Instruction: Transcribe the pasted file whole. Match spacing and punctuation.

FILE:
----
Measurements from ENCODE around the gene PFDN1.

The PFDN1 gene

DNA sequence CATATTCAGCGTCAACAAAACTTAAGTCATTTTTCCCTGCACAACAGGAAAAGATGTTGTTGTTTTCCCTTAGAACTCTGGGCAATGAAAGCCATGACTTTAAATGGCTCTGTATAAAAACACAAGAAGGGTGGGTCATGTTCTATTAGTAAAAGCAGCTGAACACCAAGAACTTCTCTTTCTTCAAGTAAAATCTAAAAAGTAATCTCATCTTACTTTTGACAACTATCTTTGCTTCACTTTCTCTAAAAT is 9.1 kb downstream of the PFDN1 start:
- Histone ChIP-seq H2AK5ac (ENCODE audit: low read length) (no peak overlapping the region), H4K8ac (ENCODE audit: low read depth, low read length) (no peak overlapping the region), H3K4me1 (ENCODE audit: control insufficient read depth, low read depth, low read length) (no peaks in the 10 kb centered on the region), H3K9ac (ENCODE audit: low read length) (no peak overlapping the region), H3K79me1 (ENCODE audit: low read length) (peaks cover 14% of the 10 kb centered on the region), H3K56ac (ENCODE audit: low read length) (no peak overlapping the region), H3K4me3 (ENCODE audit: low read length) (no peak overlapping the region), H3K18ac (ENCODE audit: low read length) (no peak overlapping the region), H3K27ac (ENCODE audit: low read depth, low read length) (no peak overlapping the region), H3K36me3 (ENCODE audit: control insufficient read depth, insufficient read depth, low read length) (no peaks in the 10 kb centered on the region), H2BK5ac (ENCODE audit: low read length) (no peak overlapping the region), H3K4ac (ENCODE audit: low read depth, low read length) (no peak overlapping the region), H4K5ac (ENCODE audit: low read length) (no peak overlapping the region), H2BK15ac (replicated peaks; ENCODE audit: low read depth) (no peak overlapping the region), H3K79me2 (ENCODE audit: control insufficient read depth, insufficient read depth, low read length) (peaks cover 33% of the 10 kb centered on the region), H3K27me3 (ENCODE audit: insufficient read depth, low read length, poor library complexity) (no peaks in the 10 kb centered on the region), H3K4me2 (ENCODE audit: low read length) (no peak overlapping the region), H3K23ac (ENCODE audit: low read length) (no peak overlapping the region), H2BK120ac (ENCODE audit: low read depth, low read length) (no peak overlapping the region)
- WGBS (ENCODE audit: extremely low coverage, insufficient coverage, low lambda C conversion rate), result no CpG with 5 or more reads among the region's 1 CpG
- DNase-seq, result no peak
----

Measurements from ENCODE around the gene PFDN1.

The PFDN1 gene

DNA sequence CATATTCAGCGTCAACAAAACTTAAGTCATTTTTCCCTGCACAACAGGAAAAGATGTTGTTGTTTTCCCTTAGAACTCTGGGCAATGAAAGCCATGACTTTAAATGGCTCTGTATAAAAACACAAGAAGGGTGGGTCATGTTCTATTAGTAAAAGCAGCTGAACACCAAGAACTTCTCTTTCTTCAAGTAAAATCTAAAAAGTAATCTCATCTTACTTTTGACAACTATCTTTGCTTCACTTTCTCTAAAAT is 9.1 kb downstream of the PFDN1 start:
- Histone ChIP-seq H2AK5ac (ENCODE audit: low read length) (no peak overlapping the region), H4K8ac (ENCODE audit: low read depth, low read length) (no peak overlapping the region), H3K4me1 (ENCODE audit: control insufficient read depth, low read depth, low read length) (no peaks in the 10 kb centered on the region), H3K9ac (ENCODE audit: low read length) (no peak overlapping the region), H3K79me1 (ENCODE audit: low read length) (peaks cover 14% of the 10 kb centered on the region), H3K56ac (ENCODE audit: low read length) (no peak overlapping the region), H3K4me3 (ENCODE audit: low read length) (no peak overlapping the region), H3K18ac (ENCODE audit: low read length) (no peak overlapping the region), H3K27ac (ENCODE audit: low read depth, low read length) (no peak overlapping the region), H3K36me3 (ENCODE audit: control insufficient read depth, insufficient read depth, low read length) (no peaks in the 10 kb centered on the region), H2BK5ac (ENCODE audit: low read length) (no peak overlapping the region), H3K4ac (ENCODE audit: low read depth, low read length) (no peak overlapping the region), H4K5ac (ENCODE audit: low read length) (no peak overlapping the region), H2BK15ac (replicated peaks; ENCODE audit: low read depth) (no peak overlapping the region), H3K79me2 (ENCODE audit: control insufficient read depth, insufficient read depth, low read length) (peaks cover 33% of the 10 kb centered on the region), H3K27me3 (ENCODE audit: insufficient read depth, low read length, poor library complexity) (no peaks in the 10 kb centered on the region), H3K4me2 (ENCODE audit: low read length) (no peak overlapping the region), H3K23ac (ENCODE audit: low read length) (no peak overlapping the region), H2BK120ac (ENCODE audit: low read depth, low read length) (no peak overlapping the region)
- WGBS (ENCODE audit: extremely low coverage, insufficient coverage, low lambda C conversion rate), result no CpG with 5 or more reads among the region's 1 CpG
- DNase-seq, result no peak